There is a look of exasperation that appears on your face as you become the recipient of the umpteenth act of misfortune. You know, you drag all the bags of shopping into the room and discover that you forgot the flour that you were told quite clearly you had to buy. It was a tough day anyway and the store was full and there was no car park space left and the queue was long and the person in front of you had to go and exchange their mango juice for orange juice and then discover they could get two for the price of one and so took their time getting it while their baby boy is whining away.
That look of frustration and exasperation and that slow turn to go and endure that whole rigmarole again just to get the flour says it all. If only life wasn’t like this. So understandably you buy yourself that drink or snack – that pick me up to treat yourself. It’s what you’ve done all the time under similarly tough circumstances. There’s nothing wrong with that, so you reason. As you slump in your comfy chair and enjoy the snack/drink, you take a deep sigh and breathe out all the frustration and munch/slurp away.
It’s a coping mechanism. It helps you deal with things and because it works, you keep doing it.
Sometimes in the routine of life, with little in the way of much to go by when there’s a nagging feeling in the gut about the point of it all, we reach for the coping mechanism. Maybe more work. Maybe a leisure activity. Sure some of us carry on with some things that we really shouldn’t, but as long as we can reason it out that it’s not hurting anyone else, then it helps us to cope and so we carry on.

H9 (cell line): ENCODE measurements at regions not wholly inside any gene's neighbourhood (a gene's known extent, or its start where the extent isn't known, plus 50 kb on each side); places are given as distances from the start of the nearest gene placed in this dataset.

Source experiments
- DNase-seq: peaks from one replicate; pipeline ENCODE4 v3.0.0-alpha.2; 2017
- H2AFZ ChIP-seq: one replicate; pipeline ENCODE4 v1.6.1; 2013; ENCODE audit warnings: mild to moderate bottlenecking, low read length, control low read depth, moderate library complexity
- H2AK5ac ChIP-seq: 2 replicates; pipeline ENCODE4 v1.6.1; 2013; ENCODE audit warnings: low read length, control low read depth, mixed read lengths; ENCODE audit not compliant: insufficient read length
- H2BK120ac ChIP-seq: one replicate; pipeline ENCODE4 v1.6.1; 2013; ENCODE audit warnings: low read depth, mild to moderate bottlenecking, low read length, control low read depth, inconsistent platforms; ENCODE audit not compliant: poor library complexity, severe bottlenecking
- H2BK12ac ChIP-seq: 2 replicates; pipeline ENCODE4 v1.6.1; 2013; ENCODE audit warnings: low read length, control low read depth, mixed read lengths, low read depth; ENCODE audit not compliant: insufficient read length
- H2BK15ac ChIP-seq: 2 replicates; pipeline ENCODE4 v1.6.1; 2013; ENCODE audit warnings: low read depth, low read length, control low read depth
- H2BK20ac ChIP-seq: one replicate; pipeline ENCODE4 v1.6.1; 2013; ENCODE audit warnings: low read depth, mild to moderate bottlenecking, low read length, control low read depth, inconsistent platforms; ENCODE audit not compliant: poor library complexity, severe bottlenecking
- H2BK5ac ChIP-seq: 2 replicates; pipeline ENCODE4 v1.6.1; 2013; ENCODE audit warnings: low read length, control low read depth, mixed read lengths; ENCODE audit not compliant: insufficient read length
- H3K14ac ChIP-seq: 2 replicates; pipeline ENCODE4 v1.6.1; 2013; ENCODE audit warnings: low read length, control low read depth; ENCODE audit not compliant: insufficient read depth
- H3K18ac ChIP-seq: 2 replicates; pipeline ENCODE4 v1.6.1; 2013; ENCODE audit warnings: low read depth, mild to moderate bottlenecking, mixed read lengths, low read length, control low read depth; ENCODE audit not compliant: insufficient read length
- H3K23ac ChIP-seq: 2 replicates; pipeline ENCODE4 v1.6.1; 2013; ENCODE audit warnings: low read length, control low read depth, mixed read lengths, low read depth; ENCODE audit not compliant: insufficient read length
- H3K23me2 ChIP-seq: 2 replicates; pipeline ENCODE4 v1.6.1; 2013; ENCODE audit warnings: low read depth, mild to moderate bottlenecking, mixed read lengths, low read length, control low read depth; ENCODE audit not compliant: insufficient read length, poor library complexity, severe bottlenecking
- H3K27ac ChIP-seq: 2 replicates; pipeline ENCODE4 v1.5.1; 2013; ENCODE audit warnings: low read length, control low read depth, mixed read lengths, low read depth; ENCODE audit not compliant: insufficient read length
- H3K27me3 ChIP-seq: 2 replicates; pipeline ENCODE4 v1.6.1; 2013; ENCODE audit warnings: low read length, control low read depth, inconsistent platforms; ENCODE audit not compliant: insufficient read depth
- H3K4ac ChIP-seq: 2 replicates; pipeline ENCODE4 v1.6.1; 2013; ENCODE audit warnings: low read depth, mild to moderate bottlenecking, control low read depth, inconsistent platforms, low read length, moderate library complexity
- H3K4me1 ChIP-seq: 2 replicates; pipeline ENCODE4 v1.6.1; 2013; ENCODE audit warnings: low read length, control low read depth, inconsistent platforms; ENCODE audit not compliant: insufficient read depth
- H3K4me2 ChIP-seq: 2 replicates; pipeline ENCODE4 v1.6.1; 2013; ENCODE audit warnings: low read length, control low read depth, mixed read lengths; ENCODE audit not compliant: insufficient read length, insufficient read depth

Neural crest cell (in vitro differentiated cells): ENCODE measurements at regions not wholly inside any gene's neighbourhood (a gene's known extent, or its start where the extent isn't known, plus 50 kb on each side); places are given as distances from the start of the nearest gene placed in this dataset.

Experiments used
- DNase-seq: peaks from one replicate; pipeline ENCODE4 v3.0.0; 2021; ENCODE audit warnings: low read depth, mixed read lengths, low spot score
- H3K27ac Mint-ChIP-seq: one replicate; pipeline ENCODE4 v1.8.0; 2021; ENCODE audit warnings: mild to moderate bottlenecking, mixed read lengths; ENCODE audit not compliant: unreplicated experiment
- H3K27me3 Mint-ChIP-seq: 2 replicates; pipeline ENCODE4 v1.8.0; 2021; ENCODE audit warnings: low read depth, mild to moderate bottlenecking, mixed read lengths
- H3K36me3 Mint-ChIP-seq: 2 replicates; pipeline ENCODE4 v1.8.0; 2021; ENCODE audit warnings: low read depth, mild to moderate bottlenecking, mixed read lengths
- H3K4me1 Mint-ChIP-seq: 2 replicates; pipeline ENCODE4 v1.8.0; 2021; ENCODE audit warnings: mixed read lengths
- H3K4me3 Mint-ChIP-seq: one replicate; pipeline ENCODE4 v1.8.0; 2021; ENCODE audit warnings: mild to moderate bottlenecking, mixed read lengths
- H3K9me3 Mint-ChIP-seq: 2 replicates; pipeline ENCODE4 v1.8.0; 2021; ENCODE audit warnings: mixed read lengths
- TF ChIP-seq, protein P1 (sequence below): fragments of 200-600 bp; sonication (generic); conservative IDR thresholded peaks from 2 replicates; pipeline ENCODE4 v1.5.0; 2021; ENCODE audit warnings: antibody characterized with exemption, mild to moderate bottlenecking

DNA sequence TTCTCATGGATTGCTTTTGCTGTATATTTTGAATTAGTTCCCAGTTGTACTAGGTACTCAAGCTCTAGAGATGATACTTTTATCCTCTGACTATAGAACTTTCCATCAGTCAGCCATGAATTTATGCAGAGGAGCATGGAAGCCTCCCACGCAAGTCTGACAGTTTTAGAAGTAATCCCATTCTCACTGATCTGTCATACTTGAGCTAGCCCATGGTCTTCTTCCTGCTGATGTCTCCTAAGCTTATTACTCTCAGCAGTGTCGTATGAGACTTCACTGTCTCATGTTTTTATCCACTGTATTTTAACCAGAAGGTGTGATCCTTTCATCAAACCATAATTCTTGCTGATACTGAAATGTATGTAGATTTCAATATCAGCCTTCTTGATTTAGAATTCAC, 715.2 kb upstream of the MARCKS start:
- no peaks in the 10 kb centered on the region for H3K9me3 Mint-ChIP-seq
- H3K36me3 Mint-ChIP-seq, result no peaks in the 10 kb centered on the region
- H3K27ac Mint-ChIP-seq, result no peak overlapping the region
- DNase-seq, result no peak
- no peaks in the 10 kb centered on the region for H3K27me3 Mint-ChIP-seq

Often, however, the things that help us to cope is a hindrance to real growth. It’s like a crutch that we become so dependent on that we don’t look to strengthen the injured leg to walk as we were supposed to. Rather the crutch becomes everything. Everything to help us so we don’t have to address the crippling condition in the first place. So that crutch has a crippling effect.
Some people refer to faith in Jesus as a crutch in itself. Some was to reaffirm that by saying that if jesus is a crutch, He’s the greatest crutch in the world. Growing in Christ, however, in as much as it is about wholly depending on Christ for everything is not about wallowing in the crippled state with him as the crutch. It’s about Him telling us to take up oour mat and walk and no longer needing any crutches anymore because life is not about just coping.
There is a difference between existing and living and Jesus came to set people free to live. That may involve social and economic factors. More often than not, though, it’s about a reconnection with God in Christ that fills every aspect of your identity. You’re now identified by Him, in Him and through Him. Now you become a part of the same mission He was a part of. That mission as a reason for living is fulfilling in itself the more you get to know who He is and the more the things of His heart burns in your heart, you realise that on the inside of you He has given you whatever you need not just to cope but to truly live.
I’m not stopping you having that chocolate bar when you have one of those days. I am encouraging you to see that life need not just be about coping. In Jesus there can be so much more to it than that.
For His Name’s Sake
C. L. J. Dryden